The Washington Post

Liz Cheney abandons Senate bid, citing family health issues

Liz Cheney abruptly ended her bid for the Senate Monday, but don't assume her campaign taught us anything about the state of the Republican Party. (The Washington Post)

Five months after shaking Wyoming Republican politics by launching an audacious bid to unseat the state’s senior senator, Liz Cheney on Monday called an abrupt end to her chaotic campaign, citing unspecified “serious health issues” that have arisen in her family.

The announcement by the ­eldest daughter of former vice president Richard B. Cheney caught her fellow Republicans by surprise, just as her decision to enter the race had in July.

Her campaign had not gained much political traction, but it had strained long-standing political loyalties in a state her father had represented in Congress for a decade and had exposed tensions among the Cheneys over the issue of same-sex marriage.

It also reflected some of the crosscurrents that are buffeting the Republican Party, where unexpected primary challenges from the right have antagonized red-state incumbents who were considered safe.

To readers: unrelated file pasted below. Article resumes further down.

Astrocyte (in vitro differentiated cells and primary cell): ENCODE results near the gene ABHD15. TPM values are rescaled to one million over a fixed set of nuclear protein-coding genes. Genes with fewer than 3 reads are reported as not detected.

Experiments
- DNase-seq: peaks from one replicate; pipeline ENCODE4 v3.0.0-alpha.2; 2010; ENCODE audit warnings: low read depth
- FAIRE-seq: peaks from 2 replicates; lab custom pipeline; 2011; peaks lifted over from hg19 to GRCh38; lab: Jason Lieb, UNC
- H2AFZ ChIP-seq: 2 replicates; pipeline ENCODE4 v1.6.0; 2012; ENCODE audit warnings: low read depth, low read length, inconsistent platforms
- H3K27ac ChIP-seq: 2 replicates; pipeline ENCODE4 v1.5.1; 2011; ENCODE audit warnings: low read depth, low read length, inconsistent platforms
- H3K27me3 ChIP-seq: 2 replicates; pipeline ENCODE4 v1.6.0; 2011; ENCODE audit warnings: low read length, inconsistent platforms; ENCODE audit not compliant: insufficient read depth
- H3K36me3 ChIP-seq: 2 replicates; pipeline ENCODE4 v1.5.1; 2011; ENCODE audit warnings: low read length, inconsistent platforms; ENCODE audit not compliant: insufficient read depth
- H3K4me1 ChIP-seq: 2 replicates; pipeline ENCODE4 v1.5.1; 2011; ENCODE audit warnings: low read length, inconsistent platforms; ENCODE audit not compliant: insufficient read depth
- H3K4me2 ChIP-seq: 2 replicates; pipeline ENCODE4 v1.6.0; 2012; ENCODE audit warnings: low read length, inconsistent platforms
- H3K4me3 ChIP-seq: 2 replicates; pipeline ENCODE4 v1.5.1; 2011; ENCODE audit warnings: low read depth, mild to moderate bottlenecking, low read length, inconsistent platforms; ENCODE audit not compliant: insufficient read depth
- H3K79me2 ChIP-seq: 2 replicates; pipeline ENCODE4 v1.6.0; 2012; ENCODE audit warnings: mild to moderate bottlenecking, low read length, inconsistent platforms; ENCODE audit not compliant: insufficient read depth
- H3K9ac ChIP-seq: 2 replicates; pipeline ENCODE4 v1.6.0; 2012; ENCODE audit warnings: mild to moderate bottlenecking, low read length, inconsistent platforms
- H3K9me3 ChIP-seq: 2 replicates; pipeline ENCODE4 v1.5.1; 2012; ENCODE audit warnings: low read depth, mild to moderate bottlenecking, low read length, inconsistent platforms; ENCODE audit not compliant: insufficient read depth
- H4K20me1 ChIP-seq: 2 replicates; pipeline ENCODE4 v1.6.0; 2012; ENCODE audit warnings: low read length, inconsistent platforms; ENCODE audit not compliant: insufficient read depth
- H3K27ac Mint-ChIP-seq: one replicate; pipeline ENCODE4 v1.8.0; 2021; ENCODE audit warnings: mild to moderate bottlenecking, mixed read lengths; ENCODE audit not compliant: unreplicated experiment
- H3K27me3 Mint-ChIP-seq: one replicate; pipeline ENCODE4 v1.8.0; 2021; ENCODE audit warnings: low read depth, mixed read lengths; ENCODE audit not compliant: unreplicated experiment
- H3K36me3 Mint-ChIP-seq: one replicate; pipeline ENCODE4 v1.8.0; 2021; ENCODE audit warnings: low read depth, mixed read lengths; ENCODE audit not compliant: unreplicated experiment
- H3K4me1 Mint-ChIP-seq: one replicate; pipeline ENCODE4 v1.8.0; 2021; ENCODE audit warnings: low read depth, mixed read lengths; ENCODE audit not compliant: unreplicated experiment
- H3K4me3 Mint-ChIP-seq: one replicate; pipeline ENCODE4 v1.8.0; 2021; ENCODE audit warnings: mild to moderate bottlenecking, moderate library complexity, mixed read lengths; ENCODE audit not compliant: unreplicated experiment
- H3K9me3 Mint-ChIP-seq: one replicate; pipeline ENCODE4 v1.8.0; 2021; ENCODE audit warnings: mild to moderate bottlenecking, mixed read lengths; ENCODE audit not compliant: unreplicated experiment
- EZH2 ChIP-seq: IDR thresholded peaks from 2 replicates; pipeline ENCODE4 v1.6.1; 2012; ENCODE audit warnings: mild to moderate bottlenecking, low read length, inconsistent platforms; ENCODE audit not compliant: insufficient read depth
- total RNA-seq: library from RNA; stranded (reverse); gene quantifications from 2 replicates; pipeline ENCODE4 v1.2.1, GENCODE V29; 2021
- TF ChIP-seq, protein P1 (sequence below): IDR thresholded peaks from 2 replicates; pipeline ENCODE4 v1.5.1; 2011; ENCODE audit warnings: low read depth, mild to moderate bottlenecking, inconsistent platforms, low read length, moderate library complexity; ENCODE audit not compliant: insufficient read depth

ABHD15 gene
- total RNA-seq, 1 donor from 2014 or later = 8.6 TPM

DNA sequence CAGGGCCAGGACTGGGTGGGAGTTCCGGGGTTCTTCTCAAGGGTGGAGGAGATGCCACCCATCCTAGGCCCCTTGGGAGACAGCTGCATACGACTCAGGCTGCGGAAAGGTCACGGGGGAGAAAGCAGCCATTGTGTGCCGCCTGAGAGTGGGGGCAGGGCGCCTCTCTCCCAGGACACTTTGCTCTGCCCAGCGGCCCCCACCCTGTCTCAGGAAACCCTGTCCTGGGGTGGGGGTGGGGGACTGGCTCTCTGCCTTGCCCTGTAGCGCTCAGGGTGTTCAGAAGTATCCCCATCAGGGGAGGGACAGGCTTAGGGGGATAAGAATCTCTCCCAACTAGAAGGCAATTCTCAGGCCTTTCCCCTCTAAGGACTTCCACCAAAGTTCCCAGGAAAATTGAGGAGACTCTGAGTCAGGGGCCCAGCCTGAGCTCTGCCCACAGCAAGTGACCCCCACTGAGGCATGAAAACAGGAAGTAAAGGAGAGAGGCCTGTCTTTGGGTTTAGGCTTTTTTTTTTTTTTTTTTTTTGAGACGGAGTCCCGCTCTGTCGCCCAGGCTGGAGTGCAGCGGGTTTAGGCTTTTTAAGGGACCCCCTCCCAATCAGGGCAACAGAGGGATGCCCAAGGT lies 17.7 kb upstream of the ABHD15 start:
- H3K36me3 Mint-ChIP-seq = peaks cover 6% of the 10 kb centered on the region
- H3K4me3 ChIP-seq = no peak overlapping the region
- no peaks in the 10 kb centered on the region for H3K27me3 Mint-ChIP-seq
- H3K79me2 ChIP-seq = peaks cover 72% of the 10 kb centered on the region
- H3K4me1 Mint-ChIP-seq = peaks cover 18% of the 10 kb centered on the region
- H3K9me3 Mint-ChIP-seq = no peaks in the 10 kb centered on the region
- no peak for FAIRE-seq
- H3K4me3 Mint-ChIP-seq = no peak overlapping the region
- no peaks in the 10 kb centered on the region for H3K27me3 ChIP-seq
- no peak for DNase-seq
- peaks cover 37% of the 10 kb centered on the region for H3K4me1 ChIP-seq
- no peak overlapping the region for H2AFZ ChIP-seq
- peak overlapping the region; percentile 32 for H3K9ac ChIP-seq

Her case, however, showed that there are limits to how well that kind of ambush can work. Not even the Cheney name — revered in Wyoming — was enough to overcome a host of problems that had beset her ­misstep-prone candidacy.

The campaign did not specify the nature of the health concerns.

The man Cheney was trying to unseat, Sen. Mike Enzi, said she called him Monday morning to say that she was dropping out and that a health issue with one of her five children prompted the sudden move.

“It was a brief conversation. And one of her children is having a health problem, so I hope everyone will keep them in their prayers,” Enzi told reporters after leaving the Senate floor following a vote.